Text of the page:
Knowing how to say "Yo quiero Taco Bell" versus knowing how to order your whole meal in Spanish may mean the difference of a few brain cells. A recent study from the University College London found that bilinguals have more gray matter than monolinguals. "It appears that gray matter, which is critical for performing simple as well as complex tasks, is shaped by what we learn and by our experiences in general," says Andrea Mechelli, Ph.D., the lead study author. Even people who picked up a second language at age 35 saw an increase in gray-matter density, says Dr. Mechelli. Where to start? The easiest second language to learn is the one you're most likely to encounter; for most, that's Spanish. "Find a way to immerse yourself in situations where people are actually using that language," says Dennis Baron, a professor of English and linguistics at the University of Illinois at Urbana-Champaign. For other ways, try community college classes, or go online to look at foreign newspapers that have illustrations to help you understand.

Brain Booster 7: The Mall
In a recent study of 1,000 participants, researchers set out to find why 75-year-old women tend to maintain better brain function than 75-year-old men. The result: they shop. That's because shopping requires more physical and mental activity than sitting around and watching golf, says Guy McKhan, M.D., study author and professor at the Mind/Brain Institute at Johns Hopkins University. "They're being physically active, mentally active, and tend to see themselves as having a role to play in life," says Dr. McKhan. Deciding what to buy, for whom, and how much to spend is one way to keep your brain — and your eye for a bargain — active on weekends.

Then I read another e-mail:

People with four healthy lifestyle behaviors — not smoking, physical activity, moderate alcohol consumption, and eating five servings of fruit or vegetables a day — live an average of 14 years longer than people with none of those behaviors, shows a new study.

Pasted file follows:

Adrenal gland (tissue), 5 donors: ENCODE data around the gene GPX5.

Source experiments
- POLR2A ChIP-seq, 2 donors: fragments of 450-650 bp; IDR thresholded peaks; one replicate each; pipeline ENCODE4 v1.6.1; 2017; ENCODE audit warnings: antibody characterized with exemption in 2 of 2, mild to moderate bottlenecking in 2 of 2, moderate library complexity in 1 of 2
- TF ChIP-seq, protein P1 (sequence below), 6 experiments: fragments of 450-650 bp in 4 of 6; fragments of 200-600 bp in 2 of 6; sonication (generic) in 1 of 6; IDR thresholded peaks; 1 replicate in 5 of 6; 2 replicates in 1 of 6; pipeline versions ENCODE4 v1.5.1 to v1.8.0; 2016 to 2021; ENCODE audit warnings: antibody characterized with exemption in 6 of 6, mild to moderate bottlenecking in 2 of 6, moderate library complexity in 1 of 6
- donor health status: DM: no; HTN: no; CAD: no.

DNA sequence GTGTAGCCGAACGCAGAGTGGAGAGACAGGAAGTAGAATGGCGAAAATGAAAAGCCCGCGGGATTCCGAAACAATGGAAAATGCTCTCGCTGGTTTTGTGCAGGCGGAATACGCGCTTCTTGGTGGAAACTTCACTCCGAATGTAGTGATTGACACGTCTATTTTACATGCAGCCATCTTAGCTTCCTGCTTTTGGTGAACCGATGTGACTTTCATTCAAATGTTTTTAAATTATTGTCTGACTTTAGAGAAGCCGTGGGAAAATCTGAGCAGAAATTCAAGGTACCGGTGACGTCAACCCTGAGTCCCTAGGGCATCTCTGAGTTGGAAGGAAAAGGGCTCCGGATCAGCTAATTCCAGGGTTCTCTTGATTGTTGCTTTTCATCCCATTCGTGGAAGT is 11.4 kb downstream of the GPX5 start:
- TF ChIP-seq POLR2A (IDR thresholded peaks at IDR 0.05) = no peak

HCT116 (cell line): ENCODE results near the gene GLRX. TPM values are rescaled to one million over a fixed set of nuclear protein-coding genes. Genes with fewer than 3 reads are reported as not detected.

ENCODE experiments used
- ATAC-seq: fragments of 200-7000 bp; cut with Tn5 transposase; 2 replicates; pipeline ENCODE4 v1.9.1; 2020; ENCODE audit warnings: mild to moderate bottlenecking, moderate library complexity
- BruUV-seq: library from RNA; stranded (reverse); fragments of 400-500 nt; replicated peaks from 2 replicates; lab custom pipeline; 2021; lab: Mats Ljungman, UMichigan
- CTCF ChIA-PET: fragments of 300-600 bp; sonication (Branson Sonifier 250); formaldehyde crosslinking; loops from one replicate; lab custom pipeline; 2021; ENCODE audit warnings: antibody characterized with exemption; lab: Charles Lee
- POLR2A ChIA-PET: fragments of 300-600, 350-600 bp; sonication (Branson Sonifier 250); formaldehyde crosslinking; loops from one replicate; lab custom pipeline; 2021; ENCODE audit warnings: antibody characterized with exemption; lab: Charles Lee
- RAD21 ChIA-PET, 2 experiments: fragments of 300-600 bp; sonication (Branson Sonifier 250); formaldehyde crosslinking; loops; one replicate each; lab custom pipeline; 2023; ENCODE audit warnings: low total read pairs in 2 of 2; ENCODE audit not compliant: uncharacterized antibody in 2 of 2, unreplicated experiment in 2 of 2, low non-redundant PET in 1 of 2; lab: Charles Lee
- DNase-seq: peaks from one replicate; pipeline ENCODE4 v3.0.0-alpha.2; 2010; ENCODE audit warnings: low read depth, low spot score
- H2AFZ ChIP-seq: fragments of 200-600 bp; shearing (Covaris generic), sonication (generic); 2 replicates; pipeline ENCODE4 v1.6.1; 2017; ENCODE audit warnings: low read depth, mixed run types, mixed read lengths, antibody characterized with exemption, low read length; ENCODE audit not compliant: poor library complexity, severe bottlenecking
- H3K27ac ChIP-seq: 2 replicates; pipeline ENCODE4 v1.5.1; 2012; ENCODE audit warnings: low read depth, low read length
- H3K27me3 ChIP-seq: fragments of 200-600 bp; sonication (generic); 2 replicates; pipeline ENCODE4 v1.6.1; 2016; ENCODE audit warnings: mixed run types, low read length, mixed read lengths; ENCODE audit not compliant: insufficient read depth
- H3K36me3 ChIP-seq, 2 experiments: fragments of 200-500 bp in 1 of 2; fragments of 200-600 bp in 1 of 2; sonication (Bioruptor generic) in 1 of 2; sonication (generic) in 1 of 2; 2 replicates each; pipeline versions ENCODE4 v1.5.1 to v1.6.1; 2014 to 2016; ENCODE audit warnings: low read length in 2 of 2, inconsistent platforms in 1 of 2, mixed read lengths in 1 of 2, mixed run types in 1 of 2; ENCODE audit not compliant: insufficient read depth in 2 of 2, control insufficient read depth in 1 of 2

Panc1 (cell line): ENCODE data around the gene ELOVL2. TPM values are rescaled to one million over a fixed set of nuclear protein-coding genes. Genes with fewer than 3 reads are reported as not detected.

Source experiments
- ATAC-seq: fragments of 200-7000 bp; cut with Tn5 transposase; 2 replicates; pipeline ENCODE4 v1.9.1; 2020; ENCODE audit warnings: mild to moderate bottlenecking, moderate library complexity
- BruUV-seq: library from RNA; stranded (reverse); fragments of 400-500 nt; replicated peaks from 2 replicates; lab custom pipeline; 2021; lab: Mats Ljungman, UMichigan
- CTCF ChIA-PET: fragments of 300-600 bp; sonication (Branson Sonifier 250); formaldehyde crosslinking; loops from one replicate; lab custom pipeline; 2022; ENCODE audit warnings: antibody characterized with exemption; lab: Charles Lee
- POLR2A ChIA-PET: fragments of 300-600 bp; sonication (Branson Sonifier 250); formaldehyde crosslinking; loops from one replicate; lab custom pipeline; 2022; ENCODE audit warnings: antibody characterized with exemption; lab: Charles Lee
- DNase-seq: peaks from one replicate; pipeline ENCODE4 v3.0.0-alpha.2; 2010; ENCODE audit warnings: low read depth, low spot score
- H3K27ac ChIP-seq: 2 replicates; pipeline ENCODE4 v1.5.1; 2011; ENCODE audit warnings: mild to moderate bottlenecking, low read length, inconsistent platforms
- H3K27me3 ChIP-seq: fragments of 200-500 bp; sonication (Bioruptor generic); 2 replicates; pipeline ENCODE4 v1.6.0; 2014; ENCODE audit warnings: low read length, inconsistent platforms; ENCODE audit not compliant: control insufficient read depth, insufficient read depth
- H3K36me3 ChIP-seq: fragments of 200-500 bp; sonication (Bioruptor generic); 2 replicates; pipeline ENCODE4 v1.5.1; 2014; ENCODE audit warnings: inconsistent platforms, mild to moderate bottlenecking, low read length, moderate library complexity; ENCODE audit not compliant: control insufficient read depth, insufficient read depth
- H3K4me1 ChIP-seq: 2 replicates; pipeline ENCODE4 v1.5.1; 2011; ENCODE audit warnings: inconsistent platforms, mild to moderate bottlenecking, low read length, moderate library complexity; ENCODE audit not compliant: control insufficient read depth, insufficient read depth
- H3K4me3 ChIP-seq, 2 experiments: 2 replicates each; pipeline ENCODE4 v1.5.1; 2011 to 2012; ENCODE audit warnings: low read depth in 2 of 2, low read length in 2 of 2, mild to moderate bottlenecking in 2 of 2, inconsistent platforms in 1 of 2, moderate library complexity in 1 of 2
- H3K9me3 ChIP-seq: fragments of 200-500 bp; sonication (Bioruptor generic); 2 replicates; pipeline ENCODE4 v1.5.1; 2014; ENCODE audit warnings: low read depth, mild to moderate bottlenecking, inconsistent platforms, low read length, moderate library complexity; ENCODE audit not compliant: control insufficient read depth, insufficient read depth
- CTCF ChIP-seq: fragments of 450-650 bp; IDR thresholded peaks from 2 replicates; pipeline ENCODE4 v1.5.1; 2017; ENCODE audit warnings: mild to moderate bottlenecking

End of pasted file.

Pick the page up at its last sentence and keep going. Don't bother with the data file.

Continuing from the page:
Learn more.

What good would living long be without a sound mind? The realization for me is that either could go at any time.

Spell Check

The technique of fine writing for me has always been a two step process. The first draft is the emotion, spirit and intellect of who I am and what I believe being expressed. Writing in the morning is the time of my day when ideas flow freely. I am usually fresh from rest and the day is still full of promise. My ideas are generally clear and focused. BUT, I have to do my editing later. I do not catch errors. Later in the day I am more critical, not of my ideas themselves, nor of their credibility. I simply find technical and grammatical errors that somehow evade me in the early a.m. hours. I am often amazed at what errata escape me in the a.m., but never the less stand out stark and clearly wrong in the late afternoon

If I do my first draft writing later in the day, I find it to be more critical of my life and position and choices. I guess that is okay sometimes, but I find those writings harder to come back to later in agreement. It is harder for me as the day unfolds to get unique ideas. The writing seems more cliche. Stale. I want to hash it up later and make it something else entirely. There will be few publishings of first drafts or afternoon drafts from me.

Friday, January 25, 2008

Why I Love Fridays

Top Ten Reasons I Love Fridays
10.Doughnuts sold in front of the school library in the morning
9. Lesson plans often include tests, quizzes or videos (not for me, for the kids LOL)
8. New episodes of Monk, reruns work too-I love that show
7. I can wear jeans to work
6. I get to veg out in the evening if I want
5. I get to have dinner out if I want
4. I get to have a late night if I want
3. I eat lunch with my friends at a mexican resturant near work
2. Its the beginning of my weekend once I leave work
1. Everybody at my house has the night off-Family time

Thursday, January 24, 2008

Clearing off Space

My dining room table is the hub of my family home. It is where we come together daily to enjoy a meal or two. Whoever is here can be expected to our family sit down meal. When it is time for the meal, sometimes everyone is there rather quickly, eager, and hungry. Sometimes we wait for a member to finish up an activity or get into the house and the beginning of the meal is delayed. The television is off (or at least paused). Conversation stops as someone leads a prayer. We talk about the food, we talk about anything, we talk about nothing, but most meals can bring us closer as we come from our respective places of our modestly large home.